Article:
BREAKING: Perry indictments tossed by state’s highest criminal court


Former Texas Gov. Rick Perry

The Texas Court of Criminal Appeals dismissed the indictments against former Gov. Rick Perry this morning, Wednesday, Feb. 24.

The decision comes almost two years after he was indicted by a grand jury in the summer of 2014 after he threatened to veto funding for the public corruption unit in the Travis County District Attorney’s office. He stated the Democratic incumbent Rosemary Lehmberg had lost the public’s trust after being arrested for drunk driving. After Lehmberg refused to resign, Perry cut the funding.

A complaint filed by Texans for Public Justice alleged Perry abused his official capacity and accused him of “coercion of a public servant.”

Two of the court’s nine justices dissented in separate opinions, while one justice abstained.

Glenn Smith, of the liberal Progress Texas PAC, slammed the decision.

“The Texas Court of Criminal Appeals tossed out decades of precedent to grant a special privilege to Rick Perry, allowing him to escape a trial before any evidence against him was heard. Legal precedence and common sense make it obvious that argument’s like Perry’s are hollow. He didn’t argue that his indictment was technically flawed. He asked the appeals court to toss out evidence that had never been presented. We have to assume that hundreds of accused criminals will now flood the court with similar arguments. It’s a black day for the law in Texas,” Smith said in a statement.

—  James Russell

Equality Texas slams Perry

Dennis Coleman

As we noted below, it sounds as though Rick Perry is staying in the Republican presidential race, at least until the Jan. 21 South Carolina primary. But before Perry could announce his intentions, Equality Texas, the statewide LGBT advocacy group in his home state, issued a statement rejoicing in the governor’s poor showing in Iowa and declaring that Perry “will not be the next president of the United States.” Here’s the full text:

Statement from Equality Texas Executive Director Dennis Coleman on Governor Rick Perry’s Performance in the Iowa Caucus

The good news is that Texas Governor Rick Perry will not be the next president of the United States. Governor Perry’s homophobic pandering did not resonate with Iowa voters just as it does not resonate in Texas.

As Governor Perry returns to Texas to reflect on his campaign, it is our hope at Equality Texas that he will also reflect on what Texans really want for their state.

Over 75% of Texas voters support prohibiting employment and housing discrimination based on sexual orientation (1), and over 63% of Texas voters support legal recognition for same-gender couples (2).

It is time our Governor recognize that homophobia and transphobia have no place in our great state and he should join in the effort to eradicate them from all public policy.

—  John Wright

Gov. Perry to break anti-gay boycott of CPAC

Gov. Rick Perry

Where is the outrage?

According to multiple reports, Texas Republican Gov. Rick Perry has accepted an invitation to speak at the annual Conservative Political Action Conference (CPAC) in February, thereby breaking a boycott of the conference by socially conservative groups over the inclusion of the gay group GOProud as a participating organization.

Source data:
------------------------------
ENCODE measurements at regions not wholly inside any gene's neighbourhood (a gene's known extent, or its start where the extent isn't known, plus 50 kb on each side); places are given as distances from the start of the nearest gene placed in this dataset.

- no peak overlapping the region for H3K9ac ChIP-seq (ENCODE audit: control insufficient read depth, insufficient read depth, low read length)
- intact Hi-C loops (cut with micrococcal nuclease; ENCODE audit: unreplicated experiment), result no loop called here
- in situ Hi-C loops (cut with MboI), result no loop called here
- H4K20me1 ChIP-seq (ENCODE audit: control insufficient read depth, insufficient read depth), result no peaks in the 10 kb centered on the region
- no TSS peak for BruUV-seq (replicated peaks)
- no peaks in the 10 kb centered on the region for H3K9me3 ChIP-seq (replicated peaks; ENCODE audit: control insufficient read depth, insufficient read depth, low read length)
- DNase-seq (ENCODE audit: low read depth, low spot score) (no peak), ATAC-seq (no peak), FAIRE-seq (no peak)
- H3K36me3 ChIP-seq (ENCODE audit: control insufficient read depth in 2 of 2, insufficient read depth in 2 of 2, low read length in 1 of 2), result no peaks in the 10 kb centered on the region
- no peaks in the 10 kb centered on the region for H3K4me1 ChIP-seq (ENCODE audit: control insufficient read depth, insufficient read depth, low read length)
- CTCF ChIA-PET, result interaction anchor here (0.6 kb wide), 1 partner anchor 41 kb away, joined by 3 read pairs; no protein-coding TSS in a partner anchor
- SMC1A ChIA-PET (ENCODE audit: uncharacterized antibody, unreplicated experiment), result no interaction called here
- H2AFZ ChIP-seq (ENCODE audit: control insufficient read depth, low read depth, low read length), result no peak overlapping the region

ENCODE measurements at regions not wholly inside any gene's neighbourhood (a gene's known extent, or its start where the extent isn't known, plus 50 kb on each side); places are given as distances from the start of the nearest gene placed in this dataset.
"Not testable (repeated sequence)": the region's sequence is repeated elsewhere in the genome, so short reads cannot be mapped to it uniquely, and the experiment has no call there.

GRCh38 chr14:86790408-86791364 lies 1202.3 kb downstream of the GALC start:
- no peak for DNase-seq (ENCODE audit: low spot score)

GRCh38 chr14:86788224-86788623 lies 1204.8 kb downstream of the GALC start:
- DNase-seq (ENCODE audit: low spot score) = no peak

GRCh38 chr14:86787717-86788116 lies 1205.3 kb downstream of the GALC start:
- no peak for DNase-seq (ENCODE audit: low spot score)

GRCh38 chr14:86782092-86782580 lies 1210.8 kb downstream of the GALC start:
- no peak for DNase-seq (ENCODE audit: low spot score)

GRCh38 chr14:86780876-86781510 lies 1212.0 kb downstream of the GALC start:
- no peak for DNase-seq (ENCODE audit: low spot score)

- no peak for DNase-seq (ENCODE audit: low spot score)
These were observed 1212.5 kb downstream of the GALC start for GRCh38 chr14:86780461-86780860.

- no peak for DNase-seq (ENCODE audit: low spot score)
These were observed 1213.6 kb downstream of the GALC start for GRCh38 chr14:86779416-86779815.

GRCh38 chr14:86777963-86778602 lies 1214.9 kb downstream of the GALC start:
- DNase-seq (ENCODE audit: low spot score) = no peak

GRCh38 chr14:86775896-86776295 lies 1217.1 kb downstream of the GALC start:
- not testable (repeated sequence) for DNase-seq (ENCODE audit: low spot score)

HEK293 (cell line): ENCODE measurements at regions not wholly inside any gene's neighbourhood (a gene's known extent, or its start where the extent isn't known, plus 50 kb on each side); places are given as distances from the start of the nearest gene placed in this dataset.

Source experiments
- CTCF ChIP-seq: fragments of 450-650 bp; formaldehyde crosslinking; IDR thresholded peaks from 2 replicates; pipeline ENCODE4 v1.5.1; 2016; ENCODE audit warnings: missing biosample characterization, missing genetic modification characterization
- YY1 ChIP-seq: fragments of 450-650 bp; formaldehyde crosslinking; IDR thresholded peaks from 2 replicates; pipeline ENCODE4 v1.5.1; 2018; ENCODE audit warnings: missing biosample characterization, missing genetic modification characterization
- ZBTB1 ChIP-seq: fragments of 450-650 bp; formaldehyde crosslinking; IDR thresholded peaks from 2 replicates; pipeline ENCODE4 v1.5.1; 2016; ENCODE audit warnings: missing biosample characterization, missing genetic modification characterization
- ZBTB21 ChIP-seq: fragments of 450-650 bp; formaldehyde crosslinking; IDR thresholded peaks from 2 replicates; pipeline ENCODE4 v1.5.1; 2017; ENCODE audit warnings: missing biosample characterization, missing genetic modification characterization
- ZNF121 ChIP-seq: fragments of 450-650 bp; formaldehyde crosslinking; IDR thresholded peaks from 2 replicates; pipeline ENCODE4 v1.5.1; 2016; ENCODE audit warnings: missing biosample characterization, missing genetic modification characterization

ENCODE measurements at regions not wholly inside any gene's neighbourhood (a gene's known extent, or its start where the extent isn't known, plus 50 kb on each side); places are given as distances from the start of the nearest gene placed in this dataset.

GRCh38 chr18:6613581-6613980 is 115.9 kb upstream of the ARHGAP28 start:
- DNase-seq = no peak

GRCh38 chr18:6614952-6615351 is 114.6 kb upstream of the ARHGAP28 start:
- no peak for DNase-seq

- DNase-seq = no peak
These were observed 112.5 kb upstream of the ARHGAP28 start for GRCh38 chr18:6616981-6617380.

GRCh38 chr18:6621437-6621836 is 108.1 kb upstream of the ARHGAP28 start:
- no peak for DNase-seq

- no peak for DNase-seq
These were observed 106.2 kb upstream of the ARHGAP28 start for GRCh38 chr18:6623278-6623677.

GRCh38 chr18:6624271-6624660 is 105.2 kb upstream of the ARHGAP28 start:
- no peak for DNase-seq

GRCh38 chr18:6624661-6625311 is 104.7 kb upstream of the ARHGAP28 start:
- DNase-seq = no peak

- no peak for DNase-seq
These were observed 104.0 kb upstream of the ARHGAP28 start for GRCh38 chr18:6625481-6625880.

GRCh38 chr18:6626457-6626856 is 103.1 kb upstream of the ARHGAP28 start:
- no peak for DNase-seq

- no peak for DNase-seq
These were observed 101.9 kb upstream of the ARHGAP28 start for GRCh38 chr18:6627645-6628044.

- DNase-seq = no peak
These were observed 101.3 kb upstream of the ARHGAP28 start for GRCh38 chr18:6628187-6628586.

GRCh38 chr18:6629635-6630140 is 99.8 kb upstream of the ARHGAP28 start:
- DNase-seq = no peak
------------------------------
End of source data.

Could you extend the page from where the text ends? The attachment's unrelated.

“Happy to announce that Governor Rick Perry is confirmed to speak at CPAC 2011,” the conference announced last week on its Facebook page.

According to the Washington Times, groups boycotting this year’s conference include the Heritage Foundation, the Family Research Council, the Center for Military Readiness, the American Family Association, the American Principles Project, the Liberty Counsel and the National Organization for Marriage:

“The base-line reason is that homosexuality is not a conservative value,” said Bryan Fischer, the American Family Association’s director of issue analysis. “It’s the conservative PAC, not the libertarian PAC.”

Of course, these same groups and their members have historically been among Perry’s biggest supporters, and he’s been among their strongest anti-gay allies. But now that Perry is considering running for vice president, he’s apparently willing to throw them under the bus in exchange for a high-profile speaking engagement. What’s next, accepting an award from Log Cabin Republicans? Taking a gay lover? Wait, maybe he’s already done that.

Anyhow, we’ve left a message with the governor’s press office to try to find out what in the hell he was thinking, but we haven’t heard back.

Again, we ask, where is the outrage?

—  John Wright

Nutjob candidates in other states make Texas politics seem downright boring this year

New York gubernatorial candidate Kristin Davis

Texas has produced its share of crackpot politicians over the years. But compared to what’s going on across the country, the Lone Star State seems downright boring in 2010.

While Gov. Rick Perry said the Arizona anti-immigration law is not right for Texas, his counterpart in Arizona claimed the law is necessary because of decapitated bodies found in the desert. Jan Brewer, running for re-election as governor of Arizona, has not been able to produce evidence to back up her claim.

Meanwhile, Rand Paul, who’s running for the Senate in Kentucky, said he thinks restaurants should have the right to refuse service based on race. Not that he’d do that if he owned a restaurant, but they should have that right.

Sharron Angle, who’s running for Senate in Nevada, thinks alcohol should be illegal. Last time we looked, Las Vegas was in Nevada.

And after being criticized last week for running an ad showing a map of Mexico with stock photos of Latinos and talking about a stronger immigration law, Angle said she was talking about immigration from Canada and didn’t know if the people in the ad were Mexican. She’s ahead in the polls.

—  David Taffet